There are 3 ways to the top of the Amber Fort, walk (it is long), a jeep up the side streets (our method) or an elephant ride that wanders up the hill.

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I jumped in front of this one as it made its way back down the hill.

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The road up and down the hill is packed with jeeps.  Elephants randomly walking into the middle of the street do not speed things up.

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Neither do the random cattle. Wandering free and completely unafraid.

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I had a chuckle at this sign. Not an issue.

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This fellow was moving much, much faster than we were.

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It was very hard not to jump out of our parked vehicle for some authentic popcorn. But the rule was clear, no street food, no matter how seemly innocent – not even popcorn.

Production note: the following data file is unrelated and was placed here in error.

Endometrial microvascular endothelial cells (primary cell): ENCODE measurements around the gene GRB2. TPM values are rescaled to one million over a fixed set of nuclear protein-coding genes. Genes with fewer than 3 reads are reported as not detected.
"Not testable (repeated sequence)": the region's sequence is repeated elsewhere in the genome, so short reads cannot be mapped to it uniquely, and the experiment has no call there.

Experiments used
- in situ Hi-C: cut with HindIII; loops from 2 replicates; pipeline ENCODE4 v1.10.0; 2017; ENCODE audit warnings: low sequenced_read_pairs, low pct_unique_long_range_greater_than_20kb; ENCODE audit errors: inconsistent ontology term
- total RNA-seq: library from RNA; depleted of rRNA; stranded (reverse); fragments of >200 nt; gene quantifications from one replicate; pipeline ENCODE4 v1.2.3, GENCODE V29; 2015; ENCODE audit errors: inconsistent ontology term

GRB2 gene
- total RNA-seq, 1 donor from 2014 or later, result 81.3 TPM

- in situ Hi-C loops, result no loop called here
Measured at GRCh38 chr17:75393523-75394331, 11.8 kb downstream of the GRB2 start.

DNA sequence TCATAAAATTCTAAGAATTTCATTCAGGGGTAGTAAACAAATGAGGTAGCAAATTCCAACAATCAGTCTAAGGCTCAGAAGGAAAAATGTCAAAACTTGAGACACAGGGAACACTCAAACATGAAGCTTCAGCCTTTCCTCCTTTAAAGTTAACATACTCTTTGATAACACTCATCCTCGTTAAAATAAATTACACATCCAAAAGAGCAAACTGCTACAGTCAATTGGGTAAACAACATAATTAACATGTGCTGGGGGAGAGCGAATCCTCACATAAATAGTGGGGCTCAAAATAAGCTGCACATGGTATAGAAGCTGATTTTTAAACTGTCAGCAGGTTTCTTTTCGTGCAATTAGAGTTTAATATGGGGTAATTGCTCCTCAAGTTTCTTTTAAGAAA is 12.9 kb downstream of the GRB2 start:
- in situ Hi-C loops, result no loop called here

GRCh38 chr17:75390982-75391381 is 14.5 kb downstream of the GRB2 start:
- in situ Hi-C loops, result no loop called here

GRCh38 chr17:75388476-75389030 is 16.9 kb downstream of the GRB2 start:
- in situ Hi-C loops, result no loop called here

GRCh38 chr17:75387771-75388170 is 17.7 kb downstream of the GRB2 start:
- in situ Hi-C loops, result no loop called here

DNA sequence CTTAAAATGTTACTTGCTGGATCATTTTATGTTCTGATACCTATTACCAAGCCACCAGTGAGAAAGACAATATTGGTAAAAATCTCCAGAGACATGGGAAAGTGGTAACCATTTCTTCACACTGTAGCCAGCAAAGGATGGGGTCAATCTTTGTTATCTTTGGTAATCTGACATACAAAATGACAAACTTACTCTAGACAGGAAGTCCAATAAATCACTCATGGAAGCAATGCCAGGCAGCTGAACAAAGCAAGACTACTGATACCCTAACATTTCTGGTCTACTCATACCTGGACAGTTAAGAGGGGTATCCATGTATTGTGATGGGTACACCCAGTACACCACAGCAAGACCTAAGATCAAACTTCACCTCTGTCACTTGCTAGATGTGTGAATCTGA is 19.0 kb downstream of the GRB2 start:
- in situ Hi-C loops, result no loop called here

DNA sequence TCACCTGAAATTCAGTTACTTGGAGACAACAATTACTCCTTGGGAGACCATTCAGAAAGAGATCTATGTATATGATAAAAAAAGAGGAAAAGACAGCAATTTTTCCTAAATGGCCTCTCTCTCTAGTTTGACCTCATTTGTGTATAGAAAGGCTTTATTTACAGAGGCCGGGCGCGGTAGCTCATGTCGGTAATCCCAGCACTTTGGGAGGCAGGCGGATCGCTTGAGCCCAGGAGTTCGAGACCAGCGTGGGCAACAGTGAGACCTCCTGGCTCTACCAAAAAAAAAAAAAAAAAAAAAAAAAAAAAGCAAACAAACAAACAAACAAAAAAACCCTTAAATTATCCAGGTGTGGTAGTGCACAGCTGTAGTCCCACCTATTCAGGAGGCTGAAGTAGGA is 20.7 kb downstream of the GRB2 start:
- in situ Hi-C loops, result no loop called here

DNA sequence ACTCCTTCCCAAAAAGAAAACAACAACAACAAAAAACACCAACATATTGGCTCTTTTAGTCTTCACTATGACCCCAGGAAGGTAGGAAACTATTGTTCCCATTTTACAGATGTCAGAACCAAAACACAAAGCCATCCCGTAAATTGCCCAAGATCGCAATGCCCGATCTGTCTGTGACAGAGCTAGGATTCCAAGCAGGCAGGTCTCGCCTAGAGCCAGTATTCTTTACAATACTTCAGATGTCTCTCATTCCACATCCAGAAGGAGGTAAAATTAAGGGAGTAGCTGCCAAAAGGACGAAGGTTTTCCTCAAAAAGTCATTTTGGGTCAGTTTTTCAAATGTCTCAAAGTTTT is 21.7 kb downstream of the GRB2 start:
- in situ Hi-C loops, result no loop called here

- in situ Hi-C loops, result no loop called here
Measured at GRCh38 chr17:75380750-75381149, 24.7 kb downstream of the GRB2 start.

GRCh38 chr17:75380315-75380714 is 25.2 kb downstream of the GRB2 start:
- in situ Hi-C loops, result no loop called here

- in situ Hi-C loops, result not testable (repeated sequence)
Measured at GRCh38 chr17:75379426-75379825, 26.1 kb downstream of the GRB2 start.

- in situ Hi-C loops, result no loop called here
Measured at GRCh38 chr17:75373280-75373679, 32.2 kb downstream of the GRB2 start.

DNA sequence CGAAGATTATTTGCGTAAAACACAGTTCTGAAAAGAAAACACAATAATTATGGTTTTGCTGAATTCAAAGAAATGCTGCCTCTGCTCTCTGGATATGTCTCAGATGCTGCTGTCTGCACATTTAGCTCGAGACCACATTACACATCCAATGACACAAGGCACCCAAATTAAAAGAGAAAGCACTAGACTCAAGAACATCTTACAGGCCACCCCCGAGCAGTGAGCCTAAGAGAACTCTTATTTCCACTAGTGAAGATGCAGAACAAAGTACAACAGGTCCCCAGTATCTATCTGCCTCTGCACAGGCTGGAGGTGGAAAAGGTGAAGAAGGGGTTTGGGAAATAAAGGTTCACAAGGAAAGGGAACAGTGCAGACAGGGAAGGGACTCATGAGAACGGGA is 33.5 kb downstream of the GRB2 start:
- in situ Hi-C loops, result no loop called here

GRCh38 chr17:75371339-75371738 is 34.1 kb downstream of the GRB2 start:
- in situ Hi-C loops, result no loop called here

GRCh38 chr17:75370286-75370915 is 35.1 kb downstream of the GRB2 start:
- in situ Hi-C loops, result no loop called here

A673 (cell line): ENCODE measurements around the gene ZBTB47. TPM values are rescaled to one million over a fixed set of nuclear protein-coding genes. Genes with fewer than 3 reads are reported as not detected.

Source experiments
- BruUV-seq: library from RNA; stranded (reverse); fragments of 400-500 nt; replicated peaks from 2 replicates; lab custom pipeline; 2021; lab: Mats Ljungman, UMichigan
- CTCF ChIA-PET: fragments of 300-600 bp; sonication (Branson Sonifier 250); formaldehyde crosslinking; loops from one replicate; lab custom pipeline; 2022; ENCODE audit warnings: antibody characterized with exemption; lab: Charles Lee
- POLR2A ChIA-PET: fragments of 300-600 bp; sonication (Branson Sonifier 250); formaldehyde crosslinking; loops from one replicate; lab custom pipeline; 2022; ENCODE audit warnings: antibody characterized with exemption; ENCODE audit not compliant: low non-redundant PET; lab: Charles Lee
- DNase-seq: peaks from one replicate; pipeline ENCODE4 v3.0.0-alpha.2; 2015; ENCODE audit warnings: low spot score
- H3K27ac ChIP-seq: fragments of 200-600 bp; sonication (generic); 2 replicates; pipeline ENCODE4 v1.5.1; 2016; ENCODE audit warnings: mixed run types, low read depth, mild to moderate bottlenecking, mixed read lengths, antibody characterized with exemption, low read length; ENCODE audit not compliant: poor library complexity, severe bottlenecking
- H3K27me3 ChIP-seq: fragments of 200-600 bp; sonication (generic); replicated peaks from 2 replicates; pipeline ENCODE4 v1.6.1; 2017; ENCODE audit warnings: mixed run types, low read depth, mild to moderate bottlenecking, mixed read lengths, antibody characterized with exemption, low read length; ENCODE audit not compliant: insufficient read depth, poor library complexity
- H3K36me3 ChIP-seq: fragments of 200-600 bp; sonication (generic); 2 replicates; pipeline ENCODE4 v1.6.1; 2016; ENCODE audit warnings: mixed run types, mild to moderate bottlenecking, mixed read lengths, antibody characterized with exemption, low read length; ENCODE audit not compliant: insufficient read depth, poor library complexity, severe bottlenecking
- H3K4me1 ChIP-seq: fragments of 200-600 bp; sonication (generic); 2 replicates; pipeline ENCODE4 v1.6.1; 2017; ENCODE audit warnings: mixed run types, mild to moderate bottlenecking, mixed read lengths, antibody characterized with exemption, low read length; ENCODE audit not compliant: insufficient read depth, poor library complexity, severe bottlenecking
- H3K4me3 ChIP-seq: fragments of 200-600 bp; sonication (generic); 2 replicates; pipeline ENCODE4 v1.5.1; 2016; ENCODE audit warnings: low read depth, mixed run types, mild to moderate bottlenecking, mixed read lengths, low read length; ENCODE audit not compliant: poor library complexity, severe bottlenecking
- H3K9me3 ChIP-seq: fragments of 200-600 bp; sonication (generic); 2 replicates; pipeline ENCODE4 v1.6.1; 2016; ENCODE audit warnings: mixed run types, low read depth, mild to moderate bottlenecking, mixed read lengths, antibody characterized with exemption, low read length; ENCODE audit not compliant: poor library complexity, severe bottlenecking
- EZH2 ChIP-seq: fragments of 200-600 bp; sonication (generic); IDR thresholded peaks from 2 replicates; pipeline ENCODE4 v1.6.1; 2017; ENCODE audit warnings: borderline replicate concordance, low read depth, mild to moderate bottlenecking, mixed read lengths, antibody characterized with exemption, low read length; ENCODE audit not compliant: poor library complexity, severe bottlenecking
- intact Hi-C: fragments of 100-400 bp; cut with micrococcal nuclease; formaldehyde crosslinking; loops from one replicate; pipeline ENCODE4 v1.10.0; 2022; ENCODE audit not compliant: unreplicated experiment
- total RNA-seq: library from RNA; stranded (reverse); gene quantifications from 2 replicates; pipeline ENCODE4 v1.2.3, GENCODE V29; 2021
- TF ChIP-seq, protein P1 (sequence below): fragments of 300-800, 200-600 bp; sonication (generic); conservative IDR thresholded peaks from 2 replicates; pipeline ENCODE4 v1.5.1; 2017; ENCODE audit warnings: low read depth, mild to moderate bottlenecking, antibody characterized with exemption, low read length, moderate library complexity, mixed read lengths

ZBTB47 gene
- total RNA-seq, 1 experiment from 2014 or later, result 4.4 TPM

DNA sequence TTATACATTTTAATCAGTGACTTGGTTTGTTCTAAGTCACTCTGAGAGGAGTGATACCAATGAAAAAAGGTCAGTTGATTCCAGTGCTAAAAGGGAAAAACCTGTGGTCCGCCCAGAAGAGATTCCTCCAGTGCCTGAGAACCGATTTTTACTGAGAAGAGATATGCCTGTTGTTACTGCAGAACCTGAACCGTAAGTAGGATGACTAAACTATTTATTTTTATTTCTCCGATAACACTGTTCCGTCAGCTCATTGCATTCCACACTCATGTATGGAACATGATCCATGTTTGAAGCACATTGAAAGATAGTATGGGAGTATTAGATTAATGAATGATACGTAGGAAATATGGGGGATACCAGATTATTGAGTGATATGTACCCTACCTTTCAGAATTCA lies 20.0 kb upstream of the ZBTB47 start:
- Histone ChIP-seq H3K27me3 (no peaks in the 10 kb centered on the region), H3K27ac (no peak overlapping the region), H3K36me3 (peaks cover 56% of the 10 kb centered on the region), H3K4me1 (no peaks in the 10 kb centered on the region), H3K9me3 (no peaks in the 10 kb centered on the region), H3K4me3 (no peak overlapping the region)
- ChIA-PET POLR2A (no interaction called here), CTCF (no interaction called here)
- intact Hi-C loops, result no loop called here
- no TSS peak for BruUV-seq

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Never a dull moment.

THE AMBER FORT, JAIPUR, INDIA

Our last fort and our last site, as we finished our tour of the Golden Triangle. The Amber Fort is quite opulent, and flows across the hilltops with a great view of the town below.

A few of my favorite shots from the walls. Mostly in HDR with a Canon 5D Mark III and a Canon 28-300mm f/2.8 USM).

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Great views.